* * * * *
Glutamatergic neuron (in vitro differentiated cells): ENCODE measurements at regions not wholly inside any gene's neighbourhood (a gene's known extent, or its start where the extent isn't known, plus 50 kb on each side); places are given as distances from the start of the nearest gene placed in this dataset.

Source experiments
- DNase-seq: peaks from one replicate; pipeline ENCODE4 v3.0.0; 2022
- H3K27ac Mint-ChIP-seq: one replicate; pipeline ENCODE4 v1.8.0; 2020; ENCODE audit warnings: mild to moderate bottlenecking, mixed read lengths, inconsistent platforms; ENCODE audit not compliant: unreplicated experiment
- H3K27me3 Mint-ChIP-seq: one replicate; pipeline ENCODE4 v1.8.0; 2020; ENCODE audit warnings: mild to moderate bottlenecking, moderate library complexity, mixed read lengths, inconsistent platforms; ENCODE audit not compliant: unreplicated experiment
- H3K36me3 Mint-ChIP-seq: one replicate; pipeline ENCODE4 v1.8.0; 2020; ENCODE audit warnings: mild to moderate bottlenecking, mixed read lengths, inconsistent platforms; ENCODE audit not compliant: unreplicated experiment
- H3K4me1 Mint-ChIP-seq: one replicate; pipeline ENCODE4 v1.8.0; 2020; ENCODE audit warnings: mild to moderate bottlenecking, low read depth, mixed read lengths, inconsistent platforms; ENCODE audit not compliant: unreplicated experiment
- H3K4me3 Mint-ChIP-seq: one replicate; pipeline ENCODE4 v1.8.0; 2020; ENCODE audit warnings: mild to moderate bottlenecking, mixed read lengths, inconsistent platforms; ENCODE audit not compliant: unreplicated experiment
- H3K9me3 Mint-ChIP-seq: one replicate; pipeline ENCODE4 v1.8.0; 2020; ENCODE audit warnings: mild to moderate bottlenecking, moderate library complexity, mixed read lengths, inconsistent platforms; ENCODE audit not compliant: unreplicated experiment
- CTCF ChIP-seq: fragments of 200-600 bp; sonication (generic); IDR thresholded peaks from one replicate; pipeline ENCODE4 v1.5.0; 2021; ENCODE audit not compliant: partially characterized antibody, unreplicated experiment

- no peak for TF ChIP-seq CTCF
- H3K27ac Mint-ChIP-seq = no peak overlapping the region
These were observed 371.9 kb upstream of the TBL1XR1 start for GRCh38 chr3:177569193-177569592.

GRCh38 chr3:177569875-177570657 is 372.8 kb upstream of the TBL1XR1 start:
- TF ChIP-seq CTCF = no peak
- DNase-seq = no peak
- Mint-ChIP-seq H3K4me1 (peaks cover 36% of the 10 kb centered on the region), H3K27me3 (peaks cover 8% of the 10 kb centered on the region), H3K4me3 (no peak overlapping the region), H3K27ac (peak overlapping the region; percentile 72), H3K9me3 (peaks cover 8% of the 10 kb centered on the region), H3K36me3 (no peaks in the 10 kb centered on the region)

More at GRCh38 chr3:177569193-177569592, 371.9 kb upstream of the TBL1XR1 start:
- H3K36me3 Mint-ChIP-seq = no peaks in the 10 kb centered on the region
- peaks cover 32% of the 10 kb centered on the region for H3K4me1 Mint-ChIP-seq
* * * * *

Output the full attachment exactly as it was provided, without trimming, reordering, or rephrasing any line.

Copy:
Glutamatergic neuron (in vitro differentiated cells): ENCODE measurements at regions not wholly inside any gene's neighbourhood (a gene's known extent, or its start where the extent isn't known, plus 50 kb on each side); places are given as distances from the start of the nearest gene placed in this dataset.

Source experiments
- DNase-seq: peaks from one replicate; pipeline ENCODE4 v3.0.0; 2022
- H3K27ac Mint-ChIP-seq: one replicate; pipeline ENCODE4 v1.8.0; 2020; ENCODE audit warnings: mild to moderate bottlenecking, mixed read lengths, inconsistent platforms; ENCODE audit not compliant: unreplicated experiment
- H3K27me3 Mint-ChIP-seq: one replicate; pipeline ENCODE4 v1.8.0; 2020; ENCODE audit warnings: mild to moderate bottlenecking, moderate library complexity, mixed read lengths, inconsistent platforms; ENCODE audit not compliant: unreplicated experiment
- H3K36me3 Mint-ChIP-seq: one replicate; pipeline ENCODE4 v1.8.0; 2020; ENCODE audit warnings: mild to moderate bottlenecking, mixed read lengths, inconsistent platforms; ENCODE audit not compliant: unreplicated experiment
- H3K4me1 Mint-ChIP-seq: one replicate; pipeline ENCODE4 v1.8.0; 2020; ENCODE audit warnings: mild to moderate bottlenecking, low read depth, mixed read lengths, inconsistent platforms; ENCODE audit not compliant: unreplicated experiment
- H3K4me3 Mint-ChIP-seq: one replicate; pipeline ENCODE4 v1.8.0; 2020; ENCODE audit warnings: mild to moderate bottlenecking, mixed read lengths, inconsistent platforms; ENCODE audit not compliant: unreplicated experiment
- H3K9me3 Mint-ChIP-seq: one replicate; pipeline ENCODE4 v1.8.0; 2020; ENCODE audit warnings: mild to moderate bottlenecking, moderate library complexity, mixed read lengths, inconsistent platforms; ENCODE audit not compliant: unreplicated experiment
- CTCF ChIP-seq: fragments of 200-600 bp; sonication (generic); IDR thresholded peaks from one replicate; pipeline ENCODE4 v1.5.0; 2021; ENCODE audit not compliant: partially characterized antibody, unreplicated experiment

- no peak for TF ChIP-seq CTCF
- H3K27ac Mint-ChIP-seq = no peak overlapping the region
These were observed 371.9 kb upstream of the TBL1XR1 start for GRCh38 chr3:177569193-177569592.

GRCh38 chr3:177569875-177570657 is 372.8 kb upstream of the TBL1XR1 start:
- TF ChIP-seq CTCF = no peak
- DNase-seq = no peak
- Mint-ChIP-seq H3K4me1 (peaks cover 36% of the 10 kb centered on the region), H3K27me3 (peaks cover 8% of the 10 kb centered on the region), H3K4me3 (no peak overlapping the region), H3K27ac (peak overlapping the region; percentile 72), H3K9me3 (peaks cover 8% of the 10 kb centered on the region), H3K36me3 (no peaks in the 10 kb centered on the region)

More at GRCh38 chr3:177569193-177569592, 371.9 kb upstream of the TBL1XR1 start:
- H3K36me3 Mint-ChIP-seq = no peaks in the 10 kb centered on the region
- peaks cover 32% of the 10 kb centered on the region for H3K4me1 Mint-ChIP-seq